The Church of Jesus Christ of Latter-Day Saints has indefinitely postponed a disciplinary hearing Sunday that could have led to excommunication of a scholar who challenged a church tenet that dark skin is a curse from God.
Thomas Murphy, the lifetime Mormon whose writings were at issue, said candlelight vigils - scheduled at the Mormon church in north suburban Lynnwood, where the hearing was planned, and at others around the country - had been postponed as well.
He said he planned a thank-you party for local supporters at his Lynnwood-area home.
A Sunday vigil at church headquarters in Salt Lake City was to proceed as planned, said organizer Steven Clark from Park City, Utah.
In a Saturday letter to supporters, Murphy said the intent of that gathering was "to bring attention to the racism and sexism in Mormon scripture and to object to homophobia and intellectual intimidation in the LDS Church."
Intellectual freedom within the church has long been a matter of contention. Murphy has said he expected to be excommunicated at the now-postponed disciplinary council.
"The postponement of this disciplinary council is truly a victory for all those who favor an honest search for truth and are willing to speak out against the injustices of racism, sexism, homophobia, and anti-intellectualism," he said in his Saturday letter.
In a telephone interview Sunday, Murphy - chairman of the anthropology department at Edmonds Community College in Lynnwood - said he hoped the postponement "means it's now OK to speak about the Book of Mormon as a work of 19th century fiction.
"And I am also hopeful that the church is willing to abandon its teaching that a dark skin is a curse from God," he said.
Matthew Latimer, president of the Lynnwood LDS Stake, confirmed Sunday that excommunication was one possible outcome.
"Decisions relating to spiritual welfare are a private matter between each member and his or her local church leader," Latimer said in a statement. "Unfortunately, this matter has received significant media attention, and Mr. Murphy himself has stated publicly that my decision to hold a disciplinary council is emotionally very difficult for him.
"In light of these considerations, I think it is best not to proceed at this time."
At issue is a church tenet that holds that American Indians are descended from people the church calls Lamanites - "heathen descendants of ancient Israel," Murphy said. Most Native Americans consider the claim to be negative, he said.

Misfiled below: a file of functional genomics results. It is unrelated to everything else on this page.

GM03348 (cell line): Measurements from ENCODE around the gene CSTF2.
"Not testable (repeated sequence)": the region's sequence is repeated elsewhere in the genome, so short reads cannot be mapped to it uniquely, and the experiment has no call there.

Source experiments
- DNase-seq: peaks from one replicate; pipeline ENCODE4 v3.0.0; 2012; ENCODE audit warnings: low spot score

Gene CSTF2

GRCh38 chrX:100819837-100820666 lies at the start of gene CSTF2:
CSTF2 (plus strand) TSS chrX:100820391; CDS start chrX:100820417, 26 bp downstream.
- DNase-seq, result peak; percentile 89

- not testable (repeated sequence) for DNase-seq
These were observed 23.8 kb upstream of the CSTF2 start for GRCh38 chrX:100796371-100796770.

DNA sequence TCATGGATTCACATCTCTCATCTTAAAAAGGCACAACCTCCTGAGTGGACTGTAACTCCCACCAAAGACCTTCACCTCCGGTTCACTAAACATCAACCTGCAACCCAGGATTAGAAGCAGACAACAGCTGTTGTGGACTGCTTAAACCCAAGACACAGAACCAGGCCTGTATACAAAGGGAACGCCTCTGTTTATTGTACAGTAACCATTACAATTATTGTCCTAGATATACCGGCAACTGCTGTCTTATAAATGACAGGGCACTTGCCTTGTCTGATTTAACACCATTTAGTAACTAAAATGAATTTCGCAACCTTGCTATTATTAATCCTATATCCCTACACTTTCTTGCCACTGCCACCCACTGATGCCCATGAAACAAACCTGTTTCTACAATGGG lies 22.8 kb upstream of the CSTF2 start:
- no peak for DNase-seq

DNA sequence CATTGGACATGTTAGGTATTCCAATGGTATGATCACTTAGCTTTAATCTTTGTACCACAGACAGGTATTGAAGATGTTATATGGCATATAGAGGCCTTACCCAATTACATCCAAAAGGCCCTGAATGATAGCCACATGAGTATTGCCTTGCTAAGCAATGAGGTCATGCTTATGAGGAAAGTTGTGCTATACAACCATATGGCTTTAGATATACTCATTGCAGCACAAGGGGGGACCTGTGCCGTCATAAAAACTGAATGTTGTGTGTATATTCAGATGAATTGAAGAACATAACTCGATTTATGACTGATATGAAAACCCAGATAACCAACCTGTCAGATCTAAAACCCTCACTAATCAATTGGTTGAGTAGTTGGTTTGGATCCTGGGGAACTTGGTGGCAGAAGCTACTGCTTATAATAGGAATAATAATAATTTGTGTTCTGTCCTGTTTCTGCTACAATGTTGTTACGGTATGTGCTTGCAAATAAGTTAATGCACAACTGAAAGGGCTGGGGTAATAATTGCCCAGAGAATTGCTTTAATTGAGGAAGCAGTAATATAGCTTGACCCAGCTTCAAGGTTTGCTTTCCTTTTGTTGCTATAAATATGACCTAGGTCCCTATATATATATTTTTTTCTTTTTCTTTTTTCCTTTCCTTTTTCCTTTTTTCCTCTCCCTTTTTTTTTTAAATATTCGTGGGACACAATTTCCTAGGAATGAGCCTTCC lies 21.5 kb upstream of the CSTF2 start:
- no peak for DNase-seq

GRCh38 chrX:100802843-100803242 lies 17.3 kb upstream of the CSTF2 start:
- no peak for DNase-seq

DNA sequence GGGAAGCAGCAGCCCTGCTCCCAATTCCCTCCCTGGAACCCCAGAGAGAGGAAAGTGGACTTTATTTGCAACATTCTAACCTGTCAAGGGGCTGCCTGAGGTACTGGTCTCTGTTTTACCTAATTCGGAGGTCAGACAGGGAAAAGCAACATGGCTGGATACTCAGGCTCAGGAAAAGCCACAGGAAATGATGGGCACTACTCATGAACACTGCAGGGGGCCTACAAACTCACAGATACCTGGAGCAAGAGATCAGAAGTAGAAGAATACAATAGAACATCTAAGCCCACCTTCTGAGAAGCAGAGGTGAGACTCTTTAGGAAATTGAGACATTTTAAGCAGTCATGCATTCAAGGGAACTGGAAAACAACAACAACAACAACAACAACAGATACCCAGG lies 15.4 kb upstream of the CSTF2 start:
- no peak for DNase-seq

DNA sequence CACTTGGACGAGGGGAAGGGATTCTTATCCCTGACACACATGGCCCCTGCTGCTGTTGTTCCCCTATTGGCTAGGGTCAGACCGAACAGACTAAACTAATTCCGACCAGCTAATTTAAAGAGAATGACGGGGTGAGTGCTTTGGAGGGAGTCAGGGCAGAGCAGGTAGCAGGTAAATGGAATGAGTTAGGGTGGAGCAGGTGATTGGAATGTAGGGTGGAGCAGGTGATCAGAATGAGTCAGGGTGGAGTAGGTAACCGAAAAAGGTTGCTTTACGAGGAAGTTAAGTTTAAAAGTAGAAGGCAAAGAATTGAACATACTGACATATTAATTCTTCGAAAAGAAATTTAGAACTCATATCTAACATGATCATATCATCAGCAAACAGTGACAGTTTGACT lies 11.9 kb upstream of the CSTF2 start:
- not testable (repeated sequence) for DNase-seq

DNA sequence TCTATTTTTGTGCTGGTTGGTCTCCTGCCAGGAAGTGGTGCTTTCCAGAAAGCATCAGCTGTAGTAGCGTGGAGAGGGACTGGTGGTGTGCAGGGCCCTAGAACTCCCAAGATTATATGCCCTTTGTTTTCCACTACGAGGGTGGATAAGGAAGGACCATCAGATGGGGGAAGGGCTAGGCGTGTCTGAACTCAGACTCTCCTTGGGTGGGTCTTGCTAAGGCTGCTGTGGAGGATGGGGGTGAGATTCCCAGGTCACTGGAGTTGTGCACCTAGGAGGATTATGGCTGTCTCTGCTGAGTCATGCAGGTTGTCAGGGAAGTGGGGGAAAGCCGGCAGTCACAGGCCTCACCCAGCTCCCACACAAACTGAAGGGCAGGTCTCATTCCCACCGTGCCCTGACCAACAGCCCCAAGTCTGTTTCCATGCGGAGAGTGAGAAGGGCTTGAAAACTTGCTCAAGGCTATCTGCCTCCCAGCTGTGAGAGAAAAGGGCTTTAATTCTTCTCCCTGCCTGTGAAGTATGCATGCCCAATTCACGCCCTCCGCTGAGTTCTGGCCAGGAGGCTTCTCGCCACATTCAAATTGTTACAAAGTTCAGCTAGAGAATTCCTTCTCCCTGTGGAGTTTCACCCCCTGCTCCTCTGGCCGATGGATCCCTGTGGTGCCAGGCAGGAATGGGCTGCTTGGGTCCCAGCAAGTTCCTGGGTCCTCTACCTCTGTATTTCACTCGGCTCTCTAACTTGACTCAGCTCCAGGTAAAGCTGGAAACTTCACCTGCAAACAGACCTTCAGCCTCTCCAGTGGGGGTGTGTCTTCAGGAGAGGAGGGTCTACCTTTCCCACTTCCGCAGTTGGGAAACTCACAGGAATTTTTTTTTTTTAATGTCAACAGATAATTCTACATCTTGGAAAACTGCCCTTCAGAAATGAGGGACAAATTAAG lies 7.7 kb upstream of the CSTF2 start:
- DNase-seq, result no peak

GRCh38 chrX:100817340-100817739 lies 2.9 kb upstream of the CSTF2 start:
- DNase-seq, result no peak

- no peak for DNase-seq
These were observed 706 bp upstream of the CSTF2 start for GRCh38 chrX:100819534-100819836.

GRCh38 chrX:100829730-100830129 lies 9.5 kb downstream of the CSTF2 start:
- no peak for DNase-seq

Murphy was summoned to a disciplinary council for his article "Lamanite Genesis, Genealogy, and Genetics," published in a May 2002 anthology from Signature Books called "American Apocrypha."
In the piece, Murphy said, he used genetic evidence to demonstrate that the belief that American Indians came from Israel is tantamount "to claiming the earth is flat."
In his Saturday letter, Murphy said he had been advised of the council postponement in a phone call from Latimer.
"He wants to take some more time to get to know me and invited me to have some more private discussions before taking any further action," Murphy wrote. Latimer also expressed "a desire to avoid an adversarial relationship that involved sparring in the press."
Latimer's statement said he hoped to meet privately with Murphy "in the hope that his relationship to the Church can be strengthened.
"Of course, Mr. Murphy has the right to request that his name be removed from Church records. But, personally, I hope that he would not do that until we have a chance to talk further."
Murphy said he had not made such a request.
He said Sunday that he was raised Mormon in southern Idaho, still considers himself a Mormon and would fight excommunication.
"I'm not an active member of the local congregation, but I'm very active in the Mormon intellectual community," said the 35-year-old University of Washington graduate student.
Latimer has said previously that the action against Murphy was local, and not directed by church leaders in Utah.
Murphy said he understood candlelight vigils scheduled to coincide with the council hearing had been planned in as many as 10 cities, including Washington, D.C.
"Many people would like to see the LDS Church publicly acknowledge that it is no longer appropriate to label Native Americans as Lamanites or heathen Israelites," Murphy wrote.